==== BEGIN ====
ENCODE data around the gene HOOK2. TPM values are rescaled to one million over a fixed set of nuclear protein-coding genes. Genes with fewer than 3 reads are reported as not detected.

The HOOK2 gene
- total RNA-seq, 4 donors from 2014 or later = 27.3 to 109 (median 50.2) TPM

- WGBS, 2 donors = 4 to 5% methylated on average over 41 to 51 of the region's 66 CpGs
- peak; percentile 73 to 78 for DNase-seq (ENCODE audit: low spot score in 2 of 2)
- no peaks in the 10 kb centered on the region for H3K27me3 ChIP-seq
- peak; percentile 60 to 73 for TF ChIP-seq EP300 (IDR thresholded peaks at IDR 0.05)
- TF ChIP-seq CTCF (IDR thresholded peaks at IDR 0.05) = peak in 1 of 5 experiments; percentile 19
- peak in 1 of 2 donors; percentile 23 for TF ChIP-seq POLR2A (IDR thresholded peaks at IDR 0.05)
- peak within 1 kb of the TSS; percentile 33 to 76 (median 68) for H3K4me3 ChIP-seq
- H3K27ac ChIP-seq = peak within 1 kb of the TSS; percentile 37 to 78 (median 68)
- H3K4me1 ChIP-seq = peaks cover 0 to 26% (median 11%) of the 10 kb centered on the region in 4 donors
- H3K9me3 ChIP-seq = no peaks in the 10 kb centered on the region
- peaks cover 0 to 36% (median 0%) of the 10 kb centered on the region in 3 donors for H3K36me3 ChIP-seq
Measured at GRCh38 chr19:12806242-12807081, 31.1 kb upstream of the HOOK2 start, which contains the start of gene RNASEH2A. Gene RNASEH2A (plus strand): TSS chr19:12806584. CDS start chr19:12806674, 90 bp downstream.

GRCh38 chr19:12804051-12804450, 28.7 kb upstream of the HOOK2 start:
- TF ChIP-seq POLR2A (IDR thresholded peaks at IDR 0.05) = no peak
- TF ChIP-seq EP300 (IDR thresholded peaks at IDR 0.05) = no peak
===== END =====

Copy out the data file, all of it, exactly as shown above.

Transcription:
ENCODE data around the gene HOOK2. TPM values are rescaled to one million over a fixed set of nuclear protein-coding genes. Genes with fewer than 3 reads are reported as not detected.

The HOOK2 gene
- total RNA-seq, 4 donors from 2014 or later = 27.3 to 109 (median 50.2) TPM

- WGBS, 2 donors = 4 to 5% methylated on average over 41 to 51 of the region's 66 CpGs
- peak; percentile 73 to 78 for DNase-seq (ENCODE audit: low spot score in 2 of 2)
- no peaks in the 10 kb centered on the region for H3K27me3 ChIP-seq
- peak; percentile 60 to 73 for TF ChIP-seq EP300 (IDR thresholded peaks at IDR 0.05)
- TF ChIP-seq CTCF (IDR thresholded peaks at IDR 0.05) = peak in 1 of 5 experiments; percentile 19
- peak in 1 of 2 donors; percentile 23 for TF ChIP-seq POLR2A (IDR thresholded peaks at IDR 0.05)
- peak within 1 kb of the TSS; percentile 33 to 76 (median 68) for H3K4me3 ChIP-seq
- H3K27ac ChIP-seq = peak within 1 kb of the TSS; percentile 37 to 78 (median 68)
- H3K4me1 ChIP-seq = peaks cover 0 to 26% (median 11%) of the 10 kb centered on the region in 4 donors
- H3K9me3 ChIP-seq = no peaks in the 10 kb centered on the region
- peaks cover 0 to 36% (median 0%) of the 10 kb centered on the region in 3 donors for H3K36me3 ChIP-seq
Measured at GRCh38 chr19:12806242-12807081, 31.1 kb upstream of the HOOK2 start, which contains the start of gene RNASEH2A. Gene RNASEH2A (plus strand): TSS chr19:12806584. CDS start chr19:12806674, 90 bp downstream.

GRCh38 chr19:12804051-12804450, 28.7 kb upstream of the HOOK2 start:
- TF ChIP-seq POLR2A (IDR thresholded peaks at IDR 0.05) = no peak
- TF ChIP-seq EP300 (IDR thresholded peaks at IDR 0.05) = no peak